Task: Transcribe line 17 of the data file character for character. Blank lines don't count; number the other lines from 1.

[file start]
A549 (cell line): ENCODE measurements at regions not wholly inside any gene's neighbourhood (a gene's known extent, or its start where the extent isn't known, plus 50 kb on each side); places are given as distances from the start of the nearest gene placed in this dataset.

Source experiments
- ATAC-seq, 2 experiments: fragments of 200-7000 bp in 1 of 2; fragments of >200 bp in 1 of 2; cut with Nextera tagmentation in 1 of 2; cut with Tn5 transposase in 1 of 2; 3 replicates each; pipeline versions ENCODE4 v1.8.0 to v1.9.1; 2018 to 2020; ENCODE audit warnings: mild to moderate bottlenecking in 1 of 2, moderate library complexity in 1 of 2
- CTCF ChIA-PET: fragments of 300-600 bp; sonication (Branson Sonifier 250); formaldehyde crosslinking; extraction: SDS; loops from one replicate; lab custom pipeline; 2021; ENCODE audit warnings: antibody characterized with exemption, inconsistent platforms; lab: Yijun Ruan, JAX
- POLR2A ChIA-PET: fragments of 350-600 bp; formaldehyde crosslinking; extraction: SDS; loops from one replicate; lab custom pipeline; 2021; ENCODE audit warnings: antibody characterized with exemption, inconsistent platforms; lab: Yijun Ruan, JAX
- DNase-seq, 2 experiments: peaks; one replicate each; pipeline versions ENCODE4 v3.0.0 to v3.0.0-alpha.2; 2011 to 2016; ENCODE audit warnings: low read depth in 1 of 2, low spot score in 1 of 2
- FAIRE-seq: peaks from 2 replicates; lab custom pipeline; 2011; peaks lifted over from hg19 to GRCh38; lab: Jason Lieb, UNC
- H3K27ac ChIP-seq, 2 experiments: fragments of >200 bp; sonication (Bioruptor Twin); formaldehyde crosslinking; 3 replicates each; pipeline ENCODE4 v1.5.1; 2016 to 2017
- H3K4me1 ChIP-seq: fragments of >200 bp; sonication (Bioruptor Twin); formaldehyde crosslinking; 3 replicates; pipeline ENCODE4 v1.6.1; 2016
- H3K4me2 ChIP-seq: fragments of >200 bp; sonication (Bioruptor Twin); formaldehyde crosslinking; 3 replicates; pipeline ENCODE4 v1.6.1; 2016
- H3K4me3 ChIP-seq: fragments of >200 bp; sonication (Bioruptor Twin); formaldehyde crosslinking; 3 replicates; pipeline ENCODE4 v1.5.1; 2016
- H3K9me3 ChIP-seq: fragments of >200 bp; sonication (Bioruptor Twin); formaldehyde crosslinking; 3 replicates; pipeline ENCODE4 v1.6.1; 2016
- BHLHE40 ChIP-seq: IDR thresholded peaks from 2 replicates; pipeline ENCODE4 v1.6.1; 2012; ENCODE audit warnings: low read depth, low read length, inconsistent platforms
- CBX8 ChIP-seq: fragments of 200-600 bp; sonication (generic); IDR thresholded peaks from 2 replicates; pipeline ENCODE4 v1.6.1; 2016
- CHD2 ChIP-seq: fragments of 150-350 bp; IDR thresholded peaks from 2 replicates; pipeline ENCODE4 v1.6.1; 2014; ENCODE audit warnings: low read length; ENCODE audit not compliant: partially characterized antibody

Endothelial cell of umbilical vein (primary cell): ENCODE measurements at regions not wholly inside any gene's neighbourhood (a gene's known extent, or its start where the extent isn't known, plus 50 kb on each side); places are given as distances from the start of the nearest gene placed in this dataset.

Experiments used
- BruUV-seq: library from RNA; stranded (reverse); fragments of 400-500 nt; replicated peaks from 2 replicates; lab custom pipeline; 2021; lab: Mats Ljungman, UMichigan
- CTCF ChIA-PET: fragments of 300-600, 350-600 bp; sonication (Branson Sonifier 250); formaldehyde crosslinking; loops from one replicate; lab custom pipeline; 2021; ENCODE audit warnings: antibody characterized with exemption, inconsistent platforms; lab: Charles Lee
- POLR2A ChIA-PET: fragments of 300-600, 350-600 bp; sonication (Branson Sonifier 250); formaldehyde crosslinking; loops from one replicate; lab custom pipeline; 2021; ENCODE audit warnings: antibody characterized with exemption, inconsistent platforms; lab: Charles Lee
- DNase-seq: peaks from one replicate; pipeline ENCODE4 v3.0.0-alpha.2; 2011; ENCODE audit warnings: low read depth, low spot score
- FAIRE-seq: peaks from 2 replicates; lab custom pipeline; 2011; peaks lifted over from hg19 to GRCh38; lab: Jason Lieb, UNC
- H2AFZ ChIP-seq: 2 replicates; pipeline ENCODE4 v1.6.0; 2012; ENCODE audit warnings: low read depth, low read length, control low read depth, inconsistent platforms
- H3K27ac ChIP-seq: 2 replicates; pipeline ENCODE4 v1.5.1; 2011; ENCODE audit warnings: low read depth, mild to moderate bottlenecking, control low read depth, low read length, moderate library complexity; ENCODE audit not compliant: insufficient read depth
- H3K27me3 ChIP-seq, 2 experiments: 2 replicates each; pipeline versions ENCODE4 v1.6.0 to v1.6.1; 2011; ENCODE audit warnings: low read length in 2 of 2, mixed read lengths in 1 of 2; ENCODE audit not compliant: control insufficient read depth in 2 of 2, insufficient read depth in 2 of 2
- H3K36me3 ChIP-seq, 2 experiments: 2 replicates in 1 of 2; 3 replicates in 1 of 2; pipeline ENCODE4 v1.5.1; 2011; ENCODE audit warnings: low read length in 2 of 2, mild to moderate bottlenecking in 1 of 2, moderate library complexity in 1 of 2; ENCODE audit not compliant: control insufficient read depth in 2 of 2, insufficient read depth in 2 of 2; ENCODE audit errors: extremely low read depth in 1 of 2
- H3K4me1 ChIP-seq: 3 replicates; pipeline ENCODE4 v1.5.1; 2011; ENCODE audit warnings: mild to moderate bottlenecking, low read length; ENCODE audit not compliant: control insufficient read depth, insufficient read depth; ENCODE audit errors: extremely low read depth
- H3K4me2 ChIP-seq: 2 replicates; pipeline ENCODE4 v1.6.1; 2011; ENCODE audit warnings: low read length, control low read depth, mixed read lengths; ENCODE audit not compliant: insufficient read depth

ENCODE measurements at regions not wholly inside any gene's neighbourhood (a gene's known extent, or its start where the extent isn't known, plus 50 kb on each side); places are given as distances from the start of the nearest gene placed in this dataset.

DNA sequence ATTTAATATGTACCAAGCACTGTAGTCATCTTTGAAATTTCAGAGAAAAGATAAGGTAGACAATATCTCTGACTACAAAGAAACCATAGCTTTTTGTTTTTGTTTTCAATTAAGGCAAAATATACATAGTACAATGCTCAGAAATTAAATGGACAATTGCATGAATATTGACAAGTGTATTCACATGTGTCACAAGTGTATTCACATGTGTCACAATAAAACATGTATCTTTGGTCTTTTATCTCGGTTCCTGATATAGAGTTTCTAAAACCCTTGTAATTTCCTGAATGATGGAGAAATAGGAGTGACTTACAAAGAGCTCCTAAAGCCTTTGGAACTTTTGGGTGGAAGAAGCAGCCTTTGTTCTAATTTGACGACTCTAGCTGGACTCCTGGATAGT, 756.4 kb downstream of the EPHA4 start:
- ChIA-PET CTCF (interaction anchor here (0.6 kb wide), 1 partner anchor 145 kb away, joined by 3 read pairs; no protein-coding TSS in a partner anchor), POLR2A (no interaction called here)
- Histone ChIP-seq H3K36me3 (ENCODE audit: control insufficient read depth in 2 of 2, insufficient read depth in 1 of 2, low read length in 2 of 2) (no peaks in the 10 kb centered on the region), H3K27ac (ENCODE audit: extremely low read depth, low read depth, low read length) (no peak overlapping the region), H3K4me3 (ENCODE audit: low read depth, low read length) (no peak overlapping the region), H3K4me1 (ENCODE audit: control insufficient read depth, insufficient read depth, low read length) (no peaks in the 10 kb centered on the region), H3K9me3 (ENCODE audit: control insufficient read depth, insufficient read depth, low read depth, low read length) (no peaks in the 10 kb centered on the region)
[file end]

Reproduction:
Experiments used